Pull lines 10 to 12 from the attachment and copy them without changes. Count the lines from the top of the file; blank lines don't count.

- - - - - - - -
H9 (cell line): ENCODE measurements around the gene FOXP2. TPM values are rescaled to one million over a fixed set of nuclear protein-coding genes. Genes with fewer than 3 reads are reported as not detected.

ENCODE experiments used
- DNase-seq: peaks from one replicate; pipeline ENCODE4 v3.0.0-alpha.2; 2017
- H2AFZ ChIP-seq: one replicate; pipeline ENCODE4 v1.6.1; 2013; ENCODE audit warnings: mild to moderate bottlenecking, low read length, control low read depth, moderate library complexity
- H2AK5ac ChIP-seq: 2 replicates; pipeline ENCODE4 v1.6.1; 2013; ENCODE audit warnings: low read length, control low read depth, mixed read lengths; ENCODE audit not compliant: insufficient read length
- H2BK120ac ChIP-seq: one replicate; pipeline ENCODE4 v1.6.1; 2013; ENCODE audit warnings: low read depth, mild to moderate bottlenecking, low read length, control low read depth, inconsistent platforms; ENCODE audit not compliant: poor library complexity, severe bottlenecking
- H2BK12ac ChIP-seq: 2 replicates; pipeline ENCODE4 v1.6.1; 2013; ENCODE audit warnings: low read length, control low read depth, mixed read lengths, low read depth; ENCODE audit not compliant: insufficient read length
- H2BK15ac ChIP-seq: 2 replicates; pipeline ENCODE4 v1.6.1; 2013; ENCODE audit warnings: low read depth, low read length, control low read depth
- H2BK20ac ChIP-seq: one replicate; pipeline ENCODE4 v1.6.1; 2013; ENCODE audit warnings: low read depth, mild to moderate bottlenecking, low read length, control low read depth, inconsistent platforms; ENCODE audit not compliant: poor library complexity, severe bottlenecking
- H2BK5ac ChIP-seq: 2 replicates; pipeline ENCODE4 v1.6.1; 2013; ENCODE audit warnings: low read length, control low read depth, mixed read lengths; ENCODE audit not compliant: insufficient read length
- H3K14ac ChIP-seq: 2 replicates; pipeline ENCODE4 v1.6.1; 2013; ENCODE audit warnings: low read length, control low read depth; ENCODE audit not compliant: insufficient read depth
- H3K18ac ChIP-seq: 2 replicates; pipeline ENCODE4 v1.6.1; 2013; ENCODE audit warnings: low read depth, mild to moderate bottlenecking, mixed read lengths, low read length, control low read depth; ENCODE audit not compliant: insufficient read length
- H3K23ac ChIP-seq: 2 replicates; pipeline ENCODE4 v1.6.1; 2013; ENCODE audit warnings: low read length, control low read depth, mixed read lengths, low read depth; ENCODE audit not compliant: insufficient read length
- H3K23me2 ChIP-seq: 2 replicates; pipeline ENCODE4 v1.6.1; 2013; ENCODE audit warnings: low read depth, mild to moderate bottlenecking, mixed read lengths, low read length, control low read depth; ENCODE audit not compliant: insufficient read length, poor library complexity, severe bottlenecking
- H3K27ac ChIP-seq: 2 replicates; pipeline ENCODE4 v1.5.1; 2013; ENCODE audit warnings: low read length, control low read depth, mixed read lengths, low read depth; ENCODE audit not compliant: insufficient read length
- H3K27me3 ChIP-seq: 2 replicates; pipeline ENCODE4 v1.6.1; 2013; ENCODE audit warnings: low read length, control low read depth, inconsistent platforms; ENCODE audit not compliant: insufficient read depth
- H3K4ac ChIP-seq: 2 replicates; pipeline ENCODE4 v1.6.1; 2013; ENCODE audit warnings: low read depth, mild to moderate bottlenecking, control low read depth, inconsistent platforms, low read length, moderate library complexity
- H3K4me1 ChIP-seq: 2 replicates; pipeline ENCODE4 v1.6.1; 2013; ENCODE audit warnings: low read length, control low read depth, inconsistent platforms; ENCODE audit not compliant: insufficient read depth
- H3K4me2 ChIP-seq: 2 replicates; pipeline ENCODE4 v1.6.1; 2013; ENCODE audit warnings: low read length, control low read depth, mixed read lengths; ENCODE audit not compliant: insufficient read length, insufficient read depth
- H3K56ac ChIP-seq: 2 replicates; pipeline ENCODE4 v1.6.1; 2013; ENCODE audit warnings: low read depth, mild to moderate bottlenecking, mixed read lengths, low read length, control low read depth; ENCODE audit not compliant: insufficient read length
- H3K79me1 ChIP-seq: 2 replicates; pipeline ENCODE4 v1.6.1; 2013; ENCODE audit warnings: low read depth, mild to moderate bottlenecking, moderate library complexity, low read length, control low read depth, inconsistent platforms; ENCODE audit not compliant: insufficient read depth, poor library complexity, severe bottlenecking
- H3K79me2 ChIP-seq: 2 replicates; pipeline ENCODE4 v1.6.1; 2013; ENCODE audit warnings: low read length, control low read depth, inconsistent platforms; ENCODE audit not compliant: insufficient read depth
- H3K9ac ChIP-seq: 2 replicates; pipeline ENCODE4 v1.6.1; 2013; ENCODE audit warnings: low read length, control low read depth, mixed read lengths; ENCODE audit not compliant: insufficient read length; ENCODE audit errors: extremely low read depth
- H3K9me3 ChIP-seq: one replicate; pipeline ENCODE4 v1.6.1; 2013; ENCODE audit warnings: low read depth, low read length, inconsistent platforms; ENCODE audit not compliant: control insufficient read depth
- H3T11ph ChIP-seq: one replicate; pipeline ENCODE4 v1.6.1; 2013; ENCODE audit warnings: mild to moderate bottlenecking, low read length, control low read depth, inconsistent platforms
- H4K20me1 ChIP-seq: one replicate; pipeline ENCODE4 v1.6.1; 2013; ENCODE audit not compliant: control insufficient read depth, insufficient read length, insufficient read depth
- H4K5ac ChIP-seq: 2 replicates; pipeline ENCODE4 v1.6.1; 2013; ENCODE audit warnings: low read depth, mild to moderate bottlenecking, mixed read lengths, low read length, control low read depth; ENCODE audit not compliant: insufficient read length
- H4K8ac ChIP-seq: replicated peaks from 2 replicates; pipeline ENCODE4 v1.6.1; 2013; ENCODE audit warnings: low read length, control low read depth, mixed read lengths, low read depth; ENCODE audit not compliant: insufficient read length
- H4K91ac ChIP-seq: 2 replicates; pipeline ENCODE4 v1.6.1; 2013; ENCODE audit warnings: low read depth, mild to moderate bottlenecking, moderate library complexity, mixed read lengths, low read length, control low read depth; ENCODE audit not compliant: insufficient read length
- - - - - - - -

- H2BK5ac ChIP-seq: 2 replicates; pipeline ENCODE4 v1.6.1; 2013; ENCODE audit warnings: low read length, control low read depth, mixed read lengths; ENCODE audit not compliant: insufficient read length
- H3K14ac ChIP-seq: 2 replicates; pipeline ENCODE4 v1.6.1; 2013; ENCODE audit warnings: low read length, control low read depth; ENCODE audit not compliant: insufficient read depth
- H3K18ac ChIP-seq: 2 replicates; pipeline ENCODE4 v1.6.1; 2013; ENCODE audit warnings: low read depth, mild to moderate bottlenecking, mixed read lengths, low read length, control low read depth; ENCODE audit not compliant: insufficient read length